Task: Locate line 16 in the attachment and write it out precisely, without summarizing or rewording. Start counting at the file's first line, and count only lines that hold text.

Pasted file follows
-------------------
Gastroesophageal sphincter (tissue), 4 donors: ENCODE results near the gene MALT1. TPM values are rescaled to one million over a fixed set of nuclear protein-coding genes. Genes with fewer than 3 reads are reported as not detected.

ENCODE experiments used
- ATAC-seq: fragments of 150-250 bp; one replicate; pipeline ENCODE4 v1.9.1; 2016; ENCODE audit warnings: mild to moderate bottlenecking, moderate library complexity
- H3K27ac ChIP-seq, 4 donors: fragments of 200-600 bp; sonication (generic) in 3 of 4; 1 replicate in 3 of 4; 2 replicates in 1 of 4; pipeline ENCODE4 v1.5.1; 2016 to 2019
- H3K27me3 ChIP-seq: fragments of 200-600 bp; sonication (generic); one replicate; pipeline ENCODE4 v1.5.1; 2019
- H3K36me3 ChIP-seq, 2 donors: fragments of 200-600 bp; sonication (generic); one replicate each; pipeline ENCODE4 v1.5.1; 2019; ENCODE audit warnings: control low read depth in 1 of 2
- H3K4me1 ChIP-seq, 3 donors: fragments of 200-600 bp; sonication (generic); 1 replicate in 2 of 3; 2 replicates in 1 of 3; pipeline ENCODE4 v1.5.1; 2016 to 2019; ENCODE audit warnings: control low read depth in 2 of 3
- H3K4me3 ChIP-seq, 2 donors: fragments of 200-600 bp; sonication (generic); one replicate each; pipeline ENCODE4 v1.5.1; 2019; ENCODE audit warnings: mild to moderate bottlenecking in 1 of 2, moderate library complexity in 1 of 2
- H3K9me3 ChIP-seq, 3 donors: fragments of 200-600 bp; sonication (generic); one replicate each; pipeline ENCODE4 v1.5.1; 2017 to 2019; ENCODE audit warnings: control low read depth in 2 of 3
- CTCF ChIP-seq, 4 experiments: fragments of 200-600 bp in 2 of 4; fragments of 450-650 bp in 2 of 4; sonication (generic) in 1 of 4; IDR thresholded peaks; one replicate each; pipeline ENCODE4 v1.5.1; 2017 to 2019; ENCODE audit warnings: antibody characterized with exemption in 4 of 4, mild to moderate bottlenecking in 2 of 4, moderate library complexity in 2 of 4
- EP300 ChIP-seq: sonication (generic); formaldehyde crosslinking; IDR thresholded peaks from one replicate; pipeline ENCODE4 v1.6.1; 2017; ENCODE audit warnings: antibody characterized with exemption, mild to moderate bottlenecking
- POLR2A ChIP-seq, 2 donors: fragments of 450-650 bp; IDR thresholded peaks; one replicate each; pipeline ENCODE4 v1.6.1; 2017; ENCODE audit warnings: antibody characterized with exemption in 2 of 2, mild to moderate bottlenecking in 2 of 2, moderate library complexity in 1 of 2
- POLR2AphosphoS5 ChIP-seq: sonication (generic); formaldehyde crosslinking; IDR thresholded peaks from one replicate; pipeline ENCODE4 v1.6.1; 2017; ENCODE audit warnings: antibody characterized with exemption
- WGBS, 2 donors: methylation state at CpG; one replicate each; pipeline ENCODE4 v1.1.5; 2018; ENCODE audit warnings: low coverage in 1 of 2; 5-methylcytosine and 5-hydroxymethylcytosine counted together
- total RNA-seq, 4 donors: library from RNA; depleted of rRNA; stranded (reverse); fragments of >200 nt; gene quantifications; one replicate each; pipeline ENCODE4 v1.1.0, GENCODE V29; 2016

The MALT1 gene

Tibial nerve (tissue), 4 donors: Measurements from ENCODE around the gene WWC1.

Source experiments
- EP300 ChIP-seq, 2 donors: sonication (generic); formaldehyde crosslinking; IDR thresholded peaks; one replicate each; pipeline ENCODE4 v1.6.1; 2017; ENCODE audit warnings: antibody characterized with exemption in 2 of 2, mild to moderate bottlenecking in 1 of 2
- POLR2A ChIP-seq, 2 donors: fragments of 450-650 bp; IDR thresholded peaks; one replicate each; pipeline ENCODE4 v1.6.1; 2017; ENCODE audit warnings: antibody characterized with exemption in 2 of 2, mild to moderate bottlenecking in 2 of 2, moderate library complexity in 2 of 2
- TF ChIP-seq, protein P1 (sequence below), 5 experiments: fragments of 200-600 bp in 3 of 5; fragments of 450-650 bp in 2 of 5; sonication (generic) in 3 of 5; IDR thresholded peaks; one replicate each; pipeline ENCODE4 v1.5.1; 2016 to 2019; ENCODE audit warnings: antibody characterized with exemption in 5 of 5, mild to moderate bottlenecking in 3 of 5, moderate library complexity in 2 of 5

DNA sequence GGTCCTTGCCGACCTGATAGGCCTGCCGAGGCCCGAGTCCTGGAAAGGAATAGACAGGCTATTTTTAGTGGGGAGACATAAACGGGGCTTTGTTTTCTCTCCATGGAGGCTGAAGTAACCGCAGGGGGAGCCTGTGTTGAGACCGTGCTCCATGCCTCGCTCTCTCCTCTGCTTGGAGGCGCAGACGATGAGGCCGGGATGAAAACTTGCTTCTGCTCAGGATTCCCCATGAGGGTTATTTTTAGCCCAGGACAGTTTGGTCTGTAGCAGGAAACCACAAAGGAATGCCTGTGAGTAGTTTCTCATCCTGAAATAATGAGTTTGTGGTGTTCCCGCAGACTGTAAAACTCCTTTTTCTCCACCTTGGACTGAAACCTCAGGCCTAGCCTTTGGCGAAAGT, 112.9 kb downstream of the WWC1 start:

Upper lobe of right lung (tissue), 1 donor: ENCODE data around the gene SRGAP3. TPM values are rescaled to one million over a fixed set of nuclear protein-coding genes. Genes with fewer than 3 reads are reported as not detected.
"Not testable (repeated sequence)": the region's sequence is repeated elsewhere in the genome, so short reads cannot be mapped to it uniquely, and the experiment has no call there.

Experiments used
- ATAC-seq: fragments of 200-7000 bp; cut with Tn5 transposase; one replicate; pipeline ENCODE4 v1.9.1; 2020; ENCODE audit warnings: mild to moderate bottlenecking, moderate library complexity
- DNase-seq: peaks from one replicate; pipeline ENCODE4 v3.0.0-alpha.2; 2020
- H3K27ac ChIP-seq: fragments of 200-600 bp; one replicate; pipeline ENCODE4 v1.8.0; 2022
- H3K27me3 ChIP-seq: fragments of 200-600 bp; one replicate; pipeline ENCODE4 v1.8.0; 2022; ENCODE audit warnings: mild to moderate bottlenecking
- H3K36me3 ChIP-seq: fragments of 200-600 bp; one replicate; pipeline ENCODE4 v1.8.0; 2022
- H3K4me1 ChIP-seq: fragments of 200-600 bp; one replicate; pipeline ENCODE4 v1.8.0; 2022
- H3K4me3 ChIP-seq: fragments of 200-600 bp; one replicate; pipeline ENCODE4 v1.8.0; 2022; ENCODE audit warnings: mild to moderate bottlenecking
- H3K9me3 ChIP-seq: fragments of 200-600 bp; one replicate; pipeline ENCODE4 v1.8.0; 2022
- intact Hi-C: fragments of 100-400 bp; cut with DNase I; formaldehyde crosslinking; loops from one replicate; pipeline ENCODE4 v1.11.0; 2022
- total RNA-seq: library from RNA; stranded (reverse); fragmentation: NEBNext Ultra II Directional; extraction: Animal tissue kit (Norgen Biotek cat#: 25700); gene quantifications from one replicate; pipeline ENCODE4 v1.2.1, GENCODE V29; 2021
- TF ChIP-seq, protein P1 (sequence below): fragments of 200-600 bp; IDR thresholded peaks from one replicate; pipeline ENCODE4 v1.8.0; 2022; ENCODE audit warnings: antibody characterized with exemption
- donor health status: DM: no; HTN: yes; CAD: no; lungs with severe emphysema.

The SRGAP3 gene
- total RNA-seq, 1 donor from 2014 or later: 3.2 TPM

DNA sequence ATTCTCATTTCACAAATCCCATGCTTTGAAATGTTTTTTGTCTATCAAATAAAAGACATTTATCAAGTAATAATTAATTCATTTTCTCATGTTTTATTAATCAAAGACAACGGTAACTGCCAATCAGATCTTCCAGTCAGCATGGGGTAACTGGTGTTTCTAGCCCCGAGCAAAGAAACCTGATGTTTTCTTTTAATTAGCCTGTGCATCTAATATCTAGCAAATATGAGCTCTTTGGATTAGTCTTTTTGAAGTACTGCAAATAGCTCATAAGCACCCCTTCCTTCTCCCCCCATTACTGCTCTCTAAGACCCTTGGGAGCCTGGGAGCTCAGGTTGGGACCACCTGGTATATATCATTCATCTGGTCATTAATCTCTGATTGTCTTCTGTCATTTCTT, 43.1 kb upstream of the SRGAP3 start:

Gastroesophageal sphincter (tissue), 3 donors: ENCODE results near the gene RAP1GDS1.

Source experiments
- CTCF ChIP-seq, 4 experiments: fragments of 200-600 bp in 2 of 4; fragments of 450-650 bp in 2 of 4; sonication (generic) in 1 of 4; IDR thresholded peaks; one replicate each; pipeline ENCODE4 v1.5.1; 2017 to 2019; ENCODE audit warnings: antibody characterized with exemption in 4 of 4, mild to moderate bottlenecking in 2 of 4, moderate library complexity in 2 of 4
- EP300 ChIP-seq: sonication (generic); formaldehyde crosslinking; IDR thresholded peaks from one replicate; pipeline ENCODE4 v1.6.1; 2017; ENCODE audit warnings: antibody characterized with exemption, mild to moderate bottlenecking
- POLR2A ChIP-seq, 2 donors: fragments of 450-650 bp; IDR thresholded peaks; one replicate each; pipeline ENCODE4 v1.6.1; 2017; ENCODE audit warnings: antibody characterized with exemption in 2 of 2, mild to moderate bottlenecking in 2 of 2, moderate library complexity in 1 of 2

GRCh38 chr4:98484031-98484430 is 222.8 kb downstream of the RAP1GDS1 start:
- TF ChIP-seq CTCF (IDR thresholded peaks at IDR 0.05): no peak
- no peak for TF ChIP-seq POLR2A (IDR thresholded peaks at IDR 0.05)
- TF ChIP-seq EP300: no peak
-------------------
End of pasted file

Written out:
The MALT1 gene